Travel Agent’s New York offices were recently graced with a visit from Dr. Aloyce Nzuki, the new managing director of the Tanzania Tourist Board. Dr. Nzuki has worked with Tanzania’s ministry of tourism as an assistant director of tourism, and brings more than 20 years of experience to his new role.
One of Dr. Nzuki's main goals in his new position is to try and provide a strategic direction for tourism development. “We have reached the point where we need to increase tourism supply,” he said.
To that end, he is working on several projects to bring in more visitors throughout the year.
The country's tourism numbers drop precipitously from January to May, he explained, and this seasonality has a ripple effect throughout the industry. Because hotels don’t have a steady rate of occupancy throughout the year, they have to keep their prices high enough to keep the properties open, meaning that guests who visit during the high season pay more than they would if the hotels were occupied year-round. “If we have business during the down-season—maybe not as high as the peak season—it will help,” Dr. Nzuki said.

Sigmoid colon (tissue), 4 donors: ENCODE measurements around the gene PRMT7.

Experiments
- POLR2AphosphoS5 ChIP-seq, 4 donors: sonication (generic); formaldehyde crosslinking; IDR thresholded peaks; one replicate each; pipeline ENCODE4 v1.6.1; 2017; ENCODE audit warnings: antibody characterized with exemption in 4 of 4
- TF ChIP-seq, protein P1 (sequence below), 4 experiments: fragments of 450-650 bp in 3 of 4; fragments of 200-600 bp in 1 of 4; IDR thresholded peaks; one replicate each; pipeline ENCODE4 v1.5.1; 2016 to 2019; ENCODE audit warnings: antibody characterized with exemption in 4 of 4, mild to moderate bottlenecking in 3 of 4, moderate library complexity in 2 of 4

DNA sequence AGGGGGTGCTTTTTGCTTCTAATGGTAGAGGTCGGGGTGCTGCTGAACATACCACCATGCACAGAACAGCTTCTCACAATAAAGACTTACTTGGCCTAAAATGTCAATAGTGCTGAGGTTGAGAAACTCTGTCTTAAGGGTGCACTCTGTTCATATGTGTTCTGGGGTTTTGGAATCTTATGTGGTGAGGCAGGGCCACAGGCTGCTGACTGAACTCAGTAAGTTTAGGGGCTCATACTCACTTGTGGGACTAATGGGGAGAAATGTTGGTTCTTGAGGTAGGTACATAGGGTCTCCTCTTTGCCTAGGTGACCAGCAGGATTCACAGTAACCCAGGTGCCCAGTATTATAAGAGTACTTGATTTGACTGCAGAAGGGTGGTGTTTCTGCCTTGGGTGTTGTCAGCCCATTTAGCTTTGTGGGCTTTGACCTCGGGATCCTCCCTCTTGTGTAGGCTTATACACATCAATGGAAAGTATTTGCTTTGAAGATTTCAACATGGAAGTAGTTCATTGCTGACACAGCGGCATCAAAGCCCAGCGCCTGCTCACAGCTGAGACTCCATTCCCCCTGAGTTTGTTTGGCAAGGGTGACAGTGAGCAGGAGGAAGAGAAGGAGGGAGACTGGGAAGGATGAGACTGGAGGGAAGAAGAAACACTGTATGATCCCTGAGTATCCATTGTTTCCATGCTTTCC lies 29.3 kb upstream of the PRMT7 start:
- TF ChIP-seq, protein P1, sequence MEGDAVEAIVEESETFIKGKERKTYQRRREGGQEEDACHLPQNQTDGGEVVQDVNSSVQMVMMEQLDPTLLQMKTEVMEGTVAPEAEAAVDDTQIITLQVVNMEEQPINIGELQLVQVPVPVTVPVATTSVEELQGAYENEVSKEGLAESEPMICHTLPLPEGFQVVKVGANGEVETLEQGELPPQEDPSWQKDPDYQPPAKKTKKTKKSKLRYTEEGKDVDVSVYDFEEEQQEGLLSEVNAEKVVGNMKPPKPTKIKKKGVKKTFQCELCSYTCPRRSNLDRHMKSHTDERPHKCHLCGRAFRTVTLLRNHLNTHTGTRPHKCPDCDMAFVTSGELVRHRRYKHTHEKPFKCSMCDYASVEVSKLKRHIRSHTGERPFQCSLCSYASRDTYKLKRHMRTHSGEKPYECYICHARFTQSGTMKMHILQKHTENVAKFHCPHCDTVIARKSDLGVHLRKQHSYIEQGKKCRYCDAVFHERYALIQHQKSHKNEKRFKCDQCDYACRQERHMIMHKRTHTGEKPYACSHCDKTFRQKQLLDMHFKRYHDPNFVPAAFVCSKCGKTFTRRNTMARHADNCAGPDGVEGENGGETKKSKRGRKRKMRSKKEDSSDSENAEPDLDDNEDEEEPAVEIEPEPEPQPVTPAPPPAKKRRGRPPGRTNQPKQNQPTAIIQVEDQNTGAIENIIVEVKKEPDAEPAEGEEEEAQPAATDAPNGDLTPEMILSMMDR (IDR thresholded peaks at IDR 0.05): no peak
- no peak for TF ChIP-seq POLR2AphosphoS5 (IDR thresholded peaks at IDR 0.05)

Dr. Nzuki is also looking to improve development around the country’s 15 national parks. If a hotel is built in the wilderness, he explained, lodging must also be provided for the hotel’s employees. Soon, a town has sprung up, and the area is no longer the pure African wilderness that visitors to Tanzania want to experience. To that end, he is encouraging development closer to existing towns outside of the parks, so that visitors can get to the wilderness quickly, but civilization won’t encroach on the natural beauty that is so unique to the country.
Dr. Nzuki is also looking to make it easier for visitors to get to Tanzania, and to help them do more once there. For example, he said, it must be easy for visitors to book trips and experiences online, and hotels must be linked to a GDS system for agents to use. While numerous airlines fly to Tanzania, he wants to add more flights from more countries. Currently, South African Airways offers same-day connections from New York, and visitors can also fly Ethiopian Airlines, Emirates and Eithad. British Airways, Delta and KLM also fly to Tanzania.
In the meantime, there are many unique experiences in Tanzania that visitors would have difficulty finding anywhere else. For example, while nature enthusiasts might want to visit Kenya to see the migration in the Maasai Mara, the same migration continues across the Serengeti for 10 months. While other parks might have 50 cars of tourists surrounding two lions in a national park, the vastness of the Serengeti means that the numbers are easily reversed. There are only 12 properties in the Serengeti, with a total of 1,000 beds, giving guests a true African wilderness experience.